“Increasing access to financial, knowledge and social capital is and has been a driving force in the creation of Fortis Capital.”, said Jim Terrell, President and COO of Fortis. “We are positioned to use a proven lending model as well as key partnerships to reach borrowers and to serve communities that otherwise are not being adequately helped.”

By incorporating lending criteria that does not rely on strict credit/collateral guidelines but includes a review of business readiness; prioritizing borrowers who are unlikely to qualify for traditional bank financing, and offering terms and loan amounts that meet the needs of entrepreneurs of color, Fortis Capital leverages lessons from past local loan programs to bridge gaps in access to capital and increase jobs created or retained by people of color.

For the years 2014, 2015, and 2017, small business loan programs provided an average of $1.92MM of capital from the City and leveraged an average of $11.24MM from private lending partners. Borrowers estimated that these loans helped create an average of 256 jobs and retain an average of 340 jobs in the years 2014, 2015, and 2017. The Fortis Capital Participation Loan Program was designed to fill a number of gaps in the Minneapolis capital ecosystem. The program offers loan amounts and loan terms that address borrowers’ capital needs and, most importantly, it deliberately targets entrepreneurs of color.

Racial Equity Focus

Fortis Capital’s vision to provide flexible capital to entrepreneurs of color, innovate existing local loan structures to better meet the needs of disproportionally undercapitalized communities, and increase jobs and business ownership for Black and brown people, is not only appropriate for the current context, but aligned with BCF’s impact focus.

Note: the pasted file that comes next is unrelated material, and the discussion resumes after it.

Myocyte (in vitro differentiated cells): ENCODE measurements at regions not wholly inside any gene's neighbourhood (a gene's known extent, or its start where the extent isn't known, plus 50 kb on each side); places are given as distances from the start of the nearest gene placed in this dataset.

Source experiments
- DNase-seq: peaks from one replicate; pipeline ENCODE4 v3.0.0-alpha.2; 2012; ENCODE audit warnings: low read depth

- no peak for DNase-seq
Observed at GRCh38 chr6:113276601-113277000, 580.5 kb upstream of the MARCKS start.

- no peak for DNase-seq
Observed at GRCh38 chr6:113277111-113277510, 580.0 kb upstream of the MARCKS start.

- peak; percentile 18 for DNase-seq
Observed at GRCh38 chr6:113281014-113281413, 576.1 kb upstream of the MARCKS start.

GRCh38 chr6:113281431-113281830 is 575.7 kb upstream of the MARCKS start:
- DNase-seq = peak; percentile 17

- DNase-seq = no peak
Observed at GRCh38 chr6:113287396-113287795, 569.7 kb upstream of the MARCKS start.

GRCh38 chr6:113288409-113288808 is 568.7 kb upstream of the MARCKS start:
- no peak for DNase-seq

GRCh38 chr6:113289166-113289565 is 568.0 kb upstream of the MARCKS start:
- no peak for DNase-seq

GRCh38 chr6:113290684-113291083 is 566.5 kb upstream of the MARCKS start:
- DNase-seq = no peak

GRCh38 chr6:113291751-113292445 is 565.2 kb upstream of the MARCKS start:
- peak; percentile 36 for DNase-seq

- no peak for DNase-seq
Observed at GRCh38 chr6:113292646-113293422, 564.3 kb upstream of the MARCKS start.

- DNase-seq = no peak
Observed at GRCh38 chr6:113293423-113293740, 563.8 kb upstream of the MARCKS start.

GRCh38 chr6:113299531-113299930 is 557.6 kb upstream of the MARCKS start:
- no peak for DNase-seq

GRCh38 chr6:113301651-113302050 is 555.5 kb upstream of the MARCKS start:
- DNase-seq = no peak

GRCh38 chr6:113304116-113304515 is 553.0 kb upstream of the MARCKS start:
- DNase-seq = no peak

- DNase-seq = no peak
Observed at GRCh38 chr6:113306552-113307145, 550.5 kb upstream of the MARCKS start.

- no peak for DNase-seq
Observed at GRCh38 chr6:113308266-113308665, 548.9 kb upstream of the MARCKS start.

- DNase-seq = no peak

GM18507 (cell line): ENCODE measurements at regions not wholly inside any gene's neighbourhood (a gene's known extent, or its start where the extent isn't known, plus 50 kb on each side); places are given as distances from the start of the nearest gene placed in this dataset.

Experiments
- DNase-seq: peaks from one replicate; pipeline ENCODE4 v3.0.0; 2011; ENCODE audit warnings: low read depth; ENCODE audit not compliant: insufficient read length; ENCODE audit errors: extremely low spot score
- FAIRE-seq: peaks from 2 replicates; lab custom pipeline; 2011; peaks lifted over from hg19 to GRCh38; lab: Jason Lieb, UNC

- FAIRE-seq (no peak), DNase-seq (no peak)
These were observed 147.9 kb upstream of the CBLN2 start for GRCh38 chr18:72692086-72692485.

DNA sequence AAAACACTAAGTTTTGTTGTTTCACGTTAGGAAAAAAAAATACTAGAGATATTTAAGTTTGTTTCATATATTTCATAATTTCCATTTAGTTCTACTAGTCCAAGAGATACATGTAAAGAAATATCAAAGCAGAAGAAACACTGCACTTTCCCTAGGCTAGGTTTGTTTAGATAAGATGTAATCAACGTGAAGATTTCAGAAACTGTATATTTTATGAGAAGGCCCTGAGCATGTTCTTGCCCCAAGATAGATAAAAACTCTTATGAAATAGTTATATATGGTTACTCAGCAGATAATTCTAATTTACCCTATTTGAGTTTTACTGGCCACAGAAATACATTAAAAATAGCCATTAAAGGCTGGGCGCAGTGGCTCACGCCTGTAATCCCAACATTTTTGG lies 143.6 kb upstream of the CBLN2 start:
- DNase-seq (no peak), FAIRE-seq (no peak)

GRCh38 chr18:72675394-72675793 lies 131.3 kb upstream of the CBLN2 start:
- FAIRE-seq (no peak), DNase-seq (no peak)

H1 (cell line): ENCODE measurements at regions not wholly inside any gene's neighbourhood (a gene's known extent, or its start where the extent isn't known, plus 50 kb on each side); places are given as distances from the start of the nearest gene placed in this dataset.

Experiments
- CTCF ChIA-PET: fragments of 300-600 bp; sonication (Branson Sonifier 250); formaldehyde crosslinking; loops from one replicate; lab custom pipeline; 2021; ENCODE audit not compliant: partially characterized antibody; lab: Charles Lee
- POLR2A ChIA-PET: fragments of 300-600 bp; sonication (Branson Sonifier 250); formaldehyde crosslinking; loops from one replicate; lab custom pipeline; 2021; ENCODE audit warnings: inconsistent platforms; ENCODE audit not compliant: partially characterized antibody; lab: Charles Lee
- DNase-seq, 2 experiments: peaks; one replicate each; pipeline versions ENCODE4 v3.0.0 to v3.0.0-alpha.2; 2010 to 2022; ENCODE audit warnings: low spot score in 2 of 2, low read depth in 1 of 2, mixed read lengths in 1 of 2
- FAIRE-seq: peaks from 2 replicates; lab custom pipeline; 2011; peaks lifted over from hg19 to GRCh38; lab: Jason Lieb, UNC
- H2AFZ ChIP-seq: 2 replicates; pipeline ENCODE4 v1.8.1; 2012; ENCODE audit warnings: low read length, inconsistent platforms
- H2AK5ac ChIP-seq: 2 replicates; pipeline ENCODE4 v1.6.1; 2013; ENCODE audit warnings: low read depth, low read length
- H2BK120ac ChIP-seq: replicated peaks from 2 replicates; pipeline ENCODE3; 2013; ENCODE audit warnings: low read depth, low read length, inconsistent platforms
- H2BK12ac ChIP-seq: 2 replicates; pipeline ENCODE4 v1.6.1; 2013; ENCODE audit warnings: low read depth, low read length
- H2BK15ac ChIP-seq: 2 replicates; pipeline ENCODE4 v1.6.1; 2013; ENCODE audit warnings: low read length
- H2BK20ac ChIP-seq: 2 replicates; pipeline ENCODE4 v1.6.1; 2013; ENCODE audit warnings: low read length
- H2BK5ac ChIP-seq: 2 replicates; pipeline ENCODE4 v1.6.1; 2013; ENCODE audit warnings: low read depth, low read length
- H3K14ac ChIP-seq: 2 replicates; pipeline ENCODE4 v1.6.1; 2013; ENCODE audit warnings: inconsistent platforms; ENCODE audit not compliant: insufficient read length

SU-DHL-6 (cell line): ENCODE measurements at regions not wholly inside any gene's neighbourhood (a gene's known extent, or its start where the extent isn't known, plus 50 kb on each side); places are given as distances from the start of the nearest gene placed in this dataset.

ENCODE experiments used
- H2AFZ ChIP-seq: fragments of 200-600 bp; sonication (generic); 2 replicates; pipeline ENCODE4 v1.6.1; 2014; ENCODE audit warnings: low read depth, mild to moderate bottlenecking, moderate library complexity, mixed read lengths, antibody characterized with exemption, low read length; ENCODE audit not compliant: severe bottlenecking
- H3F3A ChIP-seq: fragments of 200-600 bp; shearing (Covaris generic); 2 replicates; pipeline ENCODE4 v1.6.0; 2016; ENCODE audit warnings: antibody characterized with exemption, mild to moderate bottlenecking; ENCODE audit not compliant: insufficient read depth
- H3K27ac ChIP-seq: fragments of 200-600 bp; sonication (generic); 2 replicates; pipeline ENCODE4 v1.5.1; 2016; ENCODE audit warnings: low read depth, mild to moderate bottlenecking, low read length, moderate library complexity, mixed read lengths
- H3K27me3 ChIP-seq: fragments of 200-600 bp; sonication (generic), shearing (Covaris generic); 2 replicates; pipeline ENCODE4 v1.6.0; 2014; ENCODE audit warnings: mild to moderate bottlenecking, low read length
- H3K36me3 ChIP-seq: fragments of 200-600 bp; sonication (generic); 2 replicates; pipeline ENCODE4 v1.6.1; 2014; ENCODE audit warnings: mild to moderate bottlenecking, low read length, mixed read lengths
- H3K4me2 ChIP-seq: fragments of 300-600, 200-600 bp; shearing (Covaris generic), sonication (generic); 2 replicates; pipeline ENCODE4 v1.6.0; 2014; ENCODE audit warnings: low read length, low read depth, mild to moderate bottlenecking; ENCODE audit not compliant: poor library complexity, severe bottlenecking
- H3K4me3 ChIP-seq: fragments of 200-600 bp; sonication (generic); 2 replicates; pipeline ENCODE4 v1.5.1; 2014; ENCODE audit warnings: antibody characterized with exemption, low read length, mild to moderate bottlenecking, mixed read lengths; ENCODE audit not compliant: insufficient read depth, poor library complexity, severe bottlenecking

This alignment is manifested in the efforts that the City is doing to work with banks and nonprofits providing technical assistance to incentivize transformations within the local financial ecosystem. The aspiration is that as bank underwriters gain experience understanding the specific barriers faced by entrepreneurs of color, they will provide credit reference points to expand the bank’s underwriting approach.

The BCF’s inaugural investment in Fortis Capital is the result of Living Cities’ intentional focus on increasing investments in founders and capital decision-makers of color to achieve better outcomes in a country undergoing a rapid demographic shift. This investment is also an opportunity for the impact investing field to gain clarity around the structures and underwriting processes necessary to scale efforts to close racial wealth gaps.

To learn more about Fortis Capital contact Jim Terrell, from the Community Planning & Economic Development department, and Brian K. Smith, from the City of Minneapolis Innovation Team at info@fortiscap.org. For more information on Living Cities’ Capital for the New Majority Strategy, contact Thaddeus Fair, the Senior Investment Associate for this transaction, and Demetric Duckett, Managing Director at Living Cities at catalystfund@livingcities.org.